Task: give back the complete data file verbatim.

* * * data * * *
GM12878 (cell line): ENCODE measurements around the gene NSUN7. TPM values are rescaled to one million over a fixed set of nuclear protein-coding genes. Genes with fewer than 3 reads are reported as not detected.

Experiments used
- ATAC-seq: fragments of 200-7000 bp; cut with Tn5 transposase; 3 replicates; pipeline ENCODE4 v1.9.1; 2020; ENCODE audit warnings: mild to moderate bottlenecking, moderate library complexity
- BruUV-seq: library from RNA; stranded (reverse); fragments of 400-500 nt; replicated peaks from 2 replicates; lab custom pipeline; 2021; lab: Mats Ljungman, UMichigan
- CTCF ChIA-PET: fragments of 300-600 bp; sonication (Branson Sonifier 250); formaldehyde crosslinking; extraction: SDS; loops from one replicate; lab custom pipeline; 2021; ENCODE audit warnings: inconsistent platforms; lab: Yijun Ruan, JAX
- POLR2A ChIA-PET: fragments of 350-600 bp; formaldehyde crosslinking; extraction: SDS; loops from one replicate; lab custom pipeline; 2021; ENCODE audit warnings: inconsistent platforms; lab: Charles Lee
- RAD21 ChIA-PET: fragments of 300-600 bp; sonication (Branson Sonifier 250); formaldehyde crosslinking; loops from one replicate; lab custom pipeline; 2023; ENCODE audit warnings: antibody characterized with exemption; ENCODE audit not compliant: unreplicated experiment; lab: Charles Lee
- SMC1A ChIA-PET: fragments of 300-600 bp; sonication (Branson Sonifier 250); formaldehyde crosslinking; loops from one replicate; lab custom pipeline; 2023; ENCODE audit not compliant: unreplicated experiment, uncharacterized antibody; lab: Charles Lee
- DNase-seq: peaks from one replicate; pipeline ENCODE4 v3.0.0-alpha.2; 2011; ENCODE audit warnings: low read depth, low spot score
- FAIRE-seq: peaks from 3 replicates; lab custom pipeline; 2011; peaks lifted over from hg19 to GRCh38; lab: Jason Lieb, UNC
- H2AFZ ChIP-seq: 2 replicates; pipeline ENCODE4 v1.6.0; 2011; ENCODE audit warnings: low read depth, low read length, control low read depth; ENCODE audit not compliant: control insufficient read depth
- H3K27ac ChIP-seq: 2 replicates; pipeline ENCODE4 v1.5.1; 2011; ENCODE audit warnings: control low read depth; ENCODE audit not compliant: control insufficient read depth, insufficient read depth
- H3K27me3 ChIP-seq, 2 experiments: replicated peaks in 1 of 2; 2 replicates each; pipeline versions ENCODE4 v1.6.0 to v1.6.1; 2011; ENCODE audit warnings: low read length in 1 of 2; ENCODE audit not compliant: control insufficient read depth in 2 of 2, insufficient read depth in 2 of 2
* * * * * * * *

GM12878 (cell line): ENCODE measurements around the gene NSUN7. TPM values are rescaled to one million over a fixed set of nuclear protein-coding genes. Genes with fewer than 3 reads are reported as not detected.

Experiments used
- ATAC-seq: fragments of 200-7000 bp; cut with Tn5 transposase; 3 replicates; pipeline ENCODE4 v1.9.1; 2020; ENCODE audit warnings: mild to moderate bottlenecking, moderate library complexity
- BruUV-seq: library from RNA; stranded (reverse); fragments of 400-500 nt; replicated peaks from 2 replicates; lab custom pipeline; 2021; lab: Mats Ljungman, UMichigan
- CTCF ChIA-PET: fragments of 300-600 bp; sonication (Branson Sonifier 250); formaldehyde crosslinking; extraction: SDS; loops from one replicate; lab custom pipeline; 2021; ENCODE audit warnings: inconsistent platforms; lab: Yijun Ruan, JAX
- POLR2A ChIA-PET: fragments of 350-600 bp; formaldehyde crosslinking; extraction: SDS; loops from one replicate; lab custom pipeline; 2021; ENCODE audit warnings: inconsistent platforms; lab: Charles Lee
- RAD21 ChIA-PET: fragments of 300-600 bp; sonication (Branson Sonifier 250); formaldehyde crosslinking; loops from one replicate; lab custom pipeline; 2023; ENCODE audit warnings: antibody characterized with exemption; ENCODE audit not compliant: unreplicated experiment; lab: Charles Lee
- SMC1A ChIA-PET: fragments of 300-600 bp; sonication (Branson Sonifier 250); formaldehyde crosslinking; loops from one replicate; lab custom pipeline; 2023; ENCODE audit not compliant: unreplicated experiment, uncharacterized antibody; lab: Charles Lee
- DNase-seq: peaks from one replicate; pipeline ENCODE4 v3.0.0-alpha.2; 2011; ENCODE audit warnings: low read depth, low spot score
- FAIRE-seq: peaks from 3 replicates; lab custom pipeline; 2011; peaks lifted over from hg19 to GRCh38; lab: Jason Lieb, UNC
- H2AFZ ChIP-seq: 2 replicates; pipeline ENCODE4 v1.6.0; 2011; ENCODE audit warnings: low read depth, low read length, control low read depth; ENCODE audit not compliant: control insufficient read depth
- H3K27ac ChIP-seq: 2 replicates; pipeline ENCODE4 v1.5.1; 2011; ENCODE audit warnings: control low read depth; ENCODE audit not compliant: control insufficient read depth, insufficient read depth
- H3K27me3 ChIP-seq, 2 experiments: replicated peaks in 1 of 2; 2 replicates each; pipeline versions ENCODE4 v1.6.0 to v1.6.1; 2011; ENCODE audit warnings: low read length in 1 of 2; ENCODE audit not compliant: control insufficient read depth in 2 of 2, insufficient read depth in 2 of 2